Sac Jails Slapped with Class Action Suit Charging Prisoners Subjected to ‘Inhumane and Degrading Conditions’

By Crescenzo Vellucci
Vanguard Sacramento Bureau

SACRAMENTO – A comprehensive federal class action lawsuit has been filed against both Sacramento County jails, it was announced Tuesday, charging the troubled facilities with “unconstitutional and illegal treatment of people” that has subjected “approximately 3,800 men and women…to dangerous, inhumane, and degrading conditions.”

The lawsuit was filed on behalf of six prisoners by the Prison Law Office and Disability Rights California. The complaint can be found at:

In press comments late Tuesday, Sheriff Scott Jones said he had been talking with prisoner rights groups and the County Supervisors said the changes were not possible because the price tag would be too high.

The downtown and Rio Cosumnes jails have long been considered to be among the worst in the state and nation. Many organizations in Sacramento have pushed for changes to no avail for the nearly 4,000 prisoners, the majority of which have not been convicted of a crime.

Experts who have investigated the conditions at the Sacramento County Jail for a decade or more said the conditions are “unlikely to meet constitutional standards” and identified “serious violations” of the rights of people with disabilities, according the claims in the lawsuit.

According to the federal filing, the county fails to provide even minimal medical care, doesn’t screen for medical conditions and does not respond in a “timely” manner to requests for medical care, leaving prisoners at serious risk of injury or death.

“Individuals held in the county’s jails have been denied essential cancer treatment, lost their eyesight where treatment could have prevented it, and faced needless pain and irreparable harms due to delayed or denied care (failing) adequately screen people with disabilities or provide them necessary accommodations, including wheelchairs, canes, eyeglasses, hearing aids, and other items they need to perform everyday activities,” read the lawsuit.

“The conditions that people with serious mental health needs and disabilities face inside Sacramento County’s jails are beyond the pale,” said Aaron Fischer, Litigation Counsel at Disability Rights California.  “You don’t have to take our word for it.  The County’s own consultants have condemned the jail system as dangerous, inadequate, and dramatically out of step with contemporary standards.”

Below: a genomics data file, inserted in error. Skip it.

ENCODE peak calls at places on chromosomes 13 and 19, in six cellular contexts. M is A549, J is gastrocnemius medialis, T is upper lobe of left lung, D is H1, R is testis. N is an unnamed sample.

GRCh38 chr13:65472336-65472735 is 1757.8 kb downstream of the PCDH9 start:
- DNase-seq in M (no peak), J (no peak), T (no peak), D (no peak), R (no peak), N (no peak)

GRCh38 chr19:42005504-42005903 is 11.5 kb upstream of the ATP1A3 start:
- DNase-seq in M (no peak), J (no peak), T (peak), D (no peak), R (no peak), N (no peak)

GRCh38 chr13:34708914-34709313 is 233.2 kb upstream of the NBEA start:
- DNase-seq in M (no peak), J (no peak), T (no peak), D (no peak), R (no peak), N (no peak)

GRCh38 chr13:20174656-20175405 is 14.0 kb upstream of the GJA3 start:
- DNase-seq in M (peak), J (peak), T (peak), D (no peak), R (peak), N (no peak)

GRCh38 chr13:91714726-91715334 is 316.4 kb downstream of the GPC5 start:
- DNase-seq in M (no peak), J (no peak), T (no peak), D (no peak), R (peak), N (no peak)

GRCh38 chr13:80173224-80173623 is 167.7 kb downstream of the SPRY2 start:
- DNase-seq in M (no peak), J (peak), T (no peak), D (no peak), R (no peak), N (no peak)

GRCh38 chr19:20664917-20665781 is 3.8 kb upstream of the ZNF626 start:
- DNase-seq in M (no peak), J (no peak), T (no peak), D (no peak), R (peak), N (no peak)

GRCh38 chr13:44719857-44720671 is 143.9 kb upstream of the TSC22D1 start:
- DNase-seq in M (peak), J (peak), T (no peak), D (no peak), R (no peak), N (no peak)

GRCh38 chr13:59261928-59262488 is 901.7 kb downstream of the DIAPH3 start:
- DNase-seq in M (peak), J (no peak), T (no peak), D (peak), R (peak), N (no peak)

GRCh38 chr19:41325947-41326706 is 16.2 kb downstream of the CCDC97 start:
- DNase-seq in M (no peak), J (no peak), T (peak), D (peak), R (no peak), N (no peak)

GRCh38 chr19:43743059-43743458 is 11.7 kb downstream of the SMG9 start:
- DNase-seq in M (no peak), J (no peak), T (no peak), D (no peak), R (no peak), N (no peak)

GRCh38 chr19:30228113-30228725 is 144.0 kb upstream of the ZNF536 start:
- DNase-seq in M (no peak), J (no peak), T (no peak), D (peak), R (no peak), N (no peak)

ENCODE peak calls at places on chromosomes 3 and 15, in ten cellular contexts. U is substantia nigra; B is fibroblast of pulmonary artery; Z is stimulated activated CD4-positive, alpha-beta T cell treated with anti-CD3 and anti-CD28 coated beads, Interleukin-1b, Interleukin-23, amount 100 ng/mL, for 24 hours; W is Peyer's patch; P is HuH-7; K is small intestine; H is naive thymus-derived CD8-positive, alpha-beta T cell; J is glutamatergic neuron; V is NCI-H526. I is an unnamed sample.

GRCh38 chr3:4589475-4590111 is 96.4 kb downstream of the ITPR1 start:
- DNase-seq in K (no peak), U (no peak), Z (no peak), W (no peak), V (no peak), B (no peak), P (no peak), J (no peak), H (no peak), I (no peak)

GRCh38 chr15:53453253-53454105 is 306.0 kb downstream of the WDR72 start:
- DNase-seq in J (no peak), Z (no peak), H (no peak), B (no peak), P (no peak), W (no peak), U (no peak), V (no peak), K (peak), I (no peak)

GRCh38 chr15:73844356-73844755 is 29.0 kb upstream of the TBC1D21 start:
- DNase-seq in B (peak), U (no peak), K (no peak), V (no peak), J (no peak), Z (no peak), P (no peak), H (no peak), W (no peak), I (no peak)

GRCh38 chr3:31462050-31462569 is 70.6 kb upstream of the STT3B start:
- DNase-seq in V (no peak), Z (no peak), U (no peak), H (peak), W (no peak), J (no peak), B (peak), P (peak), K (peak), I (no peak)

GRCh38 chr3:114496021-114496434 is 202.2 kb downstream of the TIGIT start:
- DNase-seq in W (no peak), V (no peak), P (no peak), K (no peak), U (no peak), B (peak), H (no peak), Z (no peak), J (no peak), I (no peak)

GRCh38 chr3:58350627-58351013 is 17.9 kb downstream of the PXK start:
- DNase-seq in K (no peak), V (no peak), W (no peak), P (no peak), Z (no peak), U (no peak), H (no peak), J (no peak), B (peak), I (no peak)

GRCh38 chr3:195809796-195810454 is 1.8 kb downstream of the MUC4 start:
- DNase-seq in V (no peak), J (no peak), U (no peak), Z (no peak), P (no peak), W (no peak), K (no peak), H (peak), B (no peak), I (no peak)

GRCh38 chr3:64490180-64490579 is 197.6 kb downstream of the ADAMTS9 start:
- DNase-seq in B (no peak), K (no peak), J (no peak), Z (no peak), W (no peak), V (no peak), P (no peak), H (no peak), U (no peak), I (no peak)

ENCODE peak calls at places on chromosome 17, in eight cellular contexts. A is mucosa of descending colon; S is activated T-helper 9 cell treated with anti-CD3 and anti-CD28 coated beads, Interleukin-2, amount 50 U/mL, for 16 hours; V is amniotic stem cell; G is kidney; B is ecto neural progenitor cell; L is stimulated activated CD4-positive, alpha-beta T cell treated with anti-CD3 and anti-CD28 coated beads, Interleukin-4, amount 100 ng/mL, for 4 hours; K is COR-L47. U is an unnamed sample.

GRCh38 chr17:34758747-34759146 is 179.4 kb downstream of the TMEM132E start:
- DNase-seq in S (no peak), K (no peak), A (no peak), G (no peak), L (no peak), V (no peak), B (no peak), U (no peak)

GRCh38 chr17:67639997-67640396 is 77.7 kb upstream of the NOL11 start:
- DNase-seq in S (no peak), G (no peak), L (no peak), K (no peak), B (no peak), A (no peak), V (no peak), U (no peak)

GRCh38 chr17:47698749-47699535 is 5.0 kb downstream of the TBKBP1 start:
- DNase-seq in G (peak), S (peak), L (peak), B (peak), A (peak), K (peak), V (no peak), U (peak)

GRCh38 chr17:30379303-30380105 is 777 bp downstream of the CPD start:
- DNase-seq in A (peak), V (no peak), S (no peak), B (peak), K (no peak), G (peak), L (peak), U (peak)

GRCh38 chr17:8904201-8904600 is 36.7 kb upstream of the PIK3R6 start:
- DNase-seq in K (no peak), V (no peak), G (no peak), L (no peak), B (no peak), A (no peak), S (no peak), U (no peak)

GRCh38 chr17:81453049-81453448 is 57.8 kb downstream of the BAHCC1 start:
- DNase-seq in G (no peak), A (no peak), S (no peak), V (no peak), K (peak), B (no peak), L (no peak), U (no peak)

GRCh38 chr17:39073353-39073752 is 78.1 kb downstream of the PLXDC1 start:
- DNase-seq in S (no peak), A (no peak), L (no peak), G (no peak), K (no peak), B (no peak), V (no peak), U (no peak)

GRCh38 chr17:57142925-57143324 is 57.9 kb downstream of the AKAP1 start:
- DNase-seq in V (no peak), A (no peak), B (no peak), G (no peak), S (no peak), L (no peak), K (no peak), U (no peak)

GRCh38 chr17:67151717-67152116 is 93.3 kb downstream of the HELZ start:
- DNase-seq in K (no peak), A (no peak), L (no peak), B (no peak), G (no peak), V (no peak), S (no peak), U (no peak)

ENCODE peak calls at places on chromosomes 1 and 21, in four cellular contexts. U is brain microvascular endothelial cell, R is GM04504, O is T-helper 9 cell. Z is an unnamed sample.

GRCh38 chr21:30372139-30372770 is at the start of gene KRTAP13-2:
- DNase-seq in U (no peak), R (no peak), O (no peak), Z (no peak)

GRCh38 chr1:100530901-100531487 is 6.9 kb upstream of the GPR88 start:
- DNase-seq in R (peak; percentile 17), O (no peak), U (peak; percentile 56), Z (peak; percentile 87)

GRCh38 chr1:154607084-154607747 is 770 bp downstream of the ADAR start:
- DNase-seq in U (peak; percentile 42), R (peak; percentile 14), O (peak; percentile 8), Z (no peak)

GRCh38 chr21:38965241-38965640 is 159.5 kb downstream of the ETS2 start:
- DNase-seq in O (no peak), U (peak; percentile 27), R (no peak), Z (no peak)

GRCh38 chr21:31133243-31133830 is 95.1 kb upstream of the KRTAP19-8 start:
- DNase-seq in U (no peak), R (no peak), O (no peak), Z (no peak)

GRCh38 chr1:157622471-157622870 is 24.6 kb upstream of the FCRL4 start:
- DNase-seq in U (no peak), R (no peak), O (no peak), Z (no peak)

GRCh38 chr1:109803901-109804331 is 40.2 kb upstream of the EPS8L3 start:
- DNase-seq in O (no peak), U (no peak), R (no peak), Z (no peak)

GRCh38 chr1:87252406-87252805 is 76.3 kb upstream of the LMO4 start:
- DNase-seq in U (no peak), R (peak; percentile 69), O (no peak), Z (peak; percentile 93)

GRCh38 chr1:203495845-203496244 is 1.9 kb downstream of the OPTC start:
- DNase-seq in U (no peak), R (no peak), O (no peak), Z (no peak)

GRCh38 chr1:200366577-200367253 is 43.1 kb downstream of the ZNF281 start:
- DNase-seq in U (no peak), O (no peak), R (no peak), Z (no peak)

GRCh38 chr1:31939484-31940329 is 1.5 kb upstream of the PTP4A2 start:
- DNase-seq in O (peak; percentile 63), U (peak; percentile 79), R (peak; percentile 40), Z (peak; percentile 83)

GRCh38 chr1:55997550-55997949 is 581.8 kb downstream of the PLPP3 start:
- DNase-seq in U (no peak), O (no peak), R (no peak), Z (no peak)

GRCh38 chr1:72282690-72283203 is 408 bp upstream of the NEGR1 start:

For example, Sacramento County locks up hundreds of people in solitary confinement, where they spend all but a few hours a month in a cell alone – they usually don’t see sunlight for months. The suit said at least five people died by suicide in the last 20 months, and hundreds of others became suicidal during that time.

“Defendant regularly subjects people in its custody—the majority of whom have not been convicted of any crime—to harsh, prolonged, and undue isolation.  Every day, Defendant locks up hundreds of people in solitary confinement in dark, cramped, filthy cells for 23 ½ hours or more per day.  While these individuals are held in isolation, Defendant deprives them of human contact, programming, fresh air, and sunlight.  Many people do not get outside to see the sun for weeks or months at a time.  The extreme isolation and deprivation place people at serious risk of profound physical and psychological harm,” the lawsuit alleges.

“Defendant incarcerates people with serious mental illness at dangerous and disproportionately high rates.  Defendant subjects people with serious mental illness to extreme isolation, with little or no mental health treatment. Defendant’s failure to provide minimally adequate mental health treatment— combined with the deplorable conditions of confinement in the jails—exacerbates individuals’ existing mental illnesses and increases the likelihood that people will suffer serious decompensation or death,” further charges the complaint.

“Sacramento County is well aware of the serious problems inside its jails,” said Margot Mendelson, Staff Attorney at the Prison Law Office.  “Our clients are entirely dependent on the jail system for their health care and basic needs.  They are suffering needlessly due to the County’s failure to commit the resources to meet its constitutional and legal obligations.”

Disability Rights California and the Prison Law Office have successfully litigated class action cases in jails throughout the State regarding conditions of confinement.  “It remains our sincere hope that this case can be resolved without the need for costly litigation,” said Aaron Fischer.  “But we are prepared to seek a remedy in court to end the violation of our clients’ rights.  Our clients can wait no longer.”

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